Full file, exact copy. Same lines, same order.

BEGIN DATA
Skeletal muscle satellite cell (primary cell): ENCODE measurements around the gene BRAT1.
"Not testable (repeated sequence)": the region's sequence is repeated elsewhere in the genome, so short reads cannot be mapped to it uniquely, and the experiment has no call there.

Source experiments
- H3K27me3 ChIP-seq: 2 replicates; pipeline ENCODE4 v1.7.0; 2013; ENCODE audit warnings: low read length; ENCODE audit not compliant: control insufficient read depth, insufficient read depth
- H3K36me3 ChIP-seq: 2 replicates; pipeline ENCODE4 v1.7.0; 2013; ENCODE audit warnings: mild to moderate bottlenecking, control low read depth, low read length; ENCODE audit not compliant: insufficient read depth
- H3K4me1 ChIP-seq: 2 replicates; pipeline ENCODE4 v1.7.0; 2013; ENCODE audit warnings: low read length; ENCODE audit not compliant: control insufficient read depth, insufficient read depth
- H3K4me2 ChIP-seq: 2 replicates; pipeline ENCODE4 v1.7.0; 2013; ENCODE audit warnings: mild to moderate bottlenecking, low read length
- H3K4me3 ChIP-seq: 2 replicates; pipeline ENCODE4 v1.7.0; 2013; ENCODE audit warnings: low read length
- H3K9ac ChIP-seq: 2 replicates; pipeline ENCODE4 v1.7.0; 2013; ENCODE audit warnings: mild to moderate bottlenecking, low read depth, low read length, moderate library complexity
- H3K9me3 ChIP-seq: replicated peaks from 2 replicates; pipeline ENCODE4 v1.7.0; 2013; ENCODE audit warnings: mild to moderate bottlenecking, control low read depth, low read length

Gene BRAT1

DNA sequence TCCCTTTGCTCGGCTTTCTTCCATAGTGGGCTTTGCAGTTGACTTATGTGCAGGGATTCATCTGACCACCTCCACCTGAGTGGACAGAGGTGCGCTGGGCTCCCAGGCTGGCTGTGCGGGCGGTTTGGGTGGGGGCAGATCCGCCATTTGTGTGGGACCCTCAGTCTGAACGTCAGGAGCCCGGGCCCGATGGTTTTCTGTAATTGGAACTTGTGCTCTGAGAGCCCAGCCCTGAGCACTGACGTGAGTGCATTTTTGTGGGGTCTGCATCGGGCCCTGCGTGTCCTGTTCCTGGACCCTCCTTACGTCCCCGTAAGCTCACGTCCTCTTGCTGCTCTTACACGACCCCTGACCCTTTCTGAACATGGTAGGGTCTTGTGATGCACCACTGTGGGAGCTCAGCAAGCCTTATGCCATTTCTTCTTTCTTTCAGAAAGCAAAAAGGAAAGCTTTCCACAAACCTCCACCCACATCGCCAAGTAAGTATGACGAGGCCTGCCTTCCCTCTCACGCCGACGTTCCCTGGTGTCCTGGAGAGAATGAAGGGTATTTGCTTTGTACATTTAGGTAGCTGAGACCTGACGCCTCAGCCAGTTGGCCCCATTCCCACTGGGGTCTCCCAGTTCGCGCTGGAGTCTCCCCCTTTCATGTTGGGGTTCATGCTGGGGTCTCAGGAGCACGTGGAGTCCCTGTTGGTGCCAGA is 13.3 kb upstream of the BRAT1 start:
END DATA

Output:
Skeletal muscle satellite cell (primary cell): ENCODE measurements around the gene BRAT1.
"Not testable (repeated sequence)": the region's sequence is repeated elsewhere in the genome, so short reads cannot be mapped to it uniquely, and the experiment has no call there.

Source experiments
- H3K27me3 ChIP-seq: 2 replicates; pipeline ENCODE4 v1.7.0; 2013; ENCODE audit warnings: low read length; ENCODE audit not compliant: control insufficient read depth, insufficient read depth
- H3K36me3 ChIP-seq: 2 replicates; pipeline ENCODE4 v1.7.0; 2013; ENCODE audit warnings: mild to moderate bottlenecking, control low read depth, low read length; ENCODE audit not compliant: insufficient read depth
- H3K4me1 ChIP-seq: 2 replicates; pipeline ENCODE4 v1.7.0; 2013; ENCODE audit warnings: low read length; ENCODE audit not compliant: control insufficient read depth, insufficient read depth
- H3K4me2 ChIP-seq: 2 replicates; pipeline ENCODE4 v1.7.0; 2013; ENCODE audit warnings: mild to moderate bottlenecking, low read length
- H3K4me3 ChIP-seq: 2 replicates; pipeline ENCODE4 v1.7.0; 2013; ENCODE audit warnings: low read length
- H3K9ac ChIP-seq: 2 replicates; pipeline ENCODE4 v1.7.0; 2013; ENCODE audit warnings: mild to moderate bottlenecking, low read depth, low read length, moderate library complexity
- H3K9me3 ChIP-seq: replicated peaks from 2 replicates; pipeline ENCODE4 v1.7.0; 2013; ENCODE audit warnings: mild to moderate bottlenecking, control low read depth, low read length

Gene BRAT1

DNA sequence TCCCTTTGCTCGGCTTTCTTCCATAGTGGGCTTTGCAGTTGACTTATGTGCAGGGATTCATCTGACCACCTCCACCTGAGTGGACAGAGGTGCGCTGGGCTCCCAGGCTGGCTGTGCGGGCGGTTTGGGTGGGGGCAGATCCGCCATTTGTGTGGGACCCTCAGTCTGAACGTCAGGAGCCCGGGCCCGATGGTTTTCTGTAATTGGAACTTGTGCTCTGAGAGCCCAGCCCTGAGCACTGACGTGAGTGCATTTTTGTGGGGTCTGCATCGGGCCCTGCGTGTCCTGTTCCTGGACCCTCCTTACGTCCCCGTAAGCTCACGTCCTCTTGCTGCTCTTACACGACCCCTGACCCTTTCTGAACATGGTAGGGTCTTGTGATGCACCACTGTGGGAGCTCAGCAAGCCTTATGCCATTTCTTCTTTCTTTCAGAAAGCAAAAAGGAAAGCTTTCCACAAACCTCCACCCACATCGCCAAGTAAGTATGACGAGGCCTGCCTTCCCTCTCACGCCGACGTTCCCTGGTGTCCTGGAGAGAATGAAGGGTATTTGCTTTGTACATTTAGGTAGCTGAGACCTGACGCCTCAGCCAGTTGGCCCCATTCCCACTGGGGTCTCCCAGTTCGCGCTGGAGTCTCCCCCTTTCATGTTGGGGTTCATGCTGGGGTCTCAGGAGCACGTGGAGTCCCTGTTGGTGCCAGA is 13.3 kb upstream of the BRAT1 start: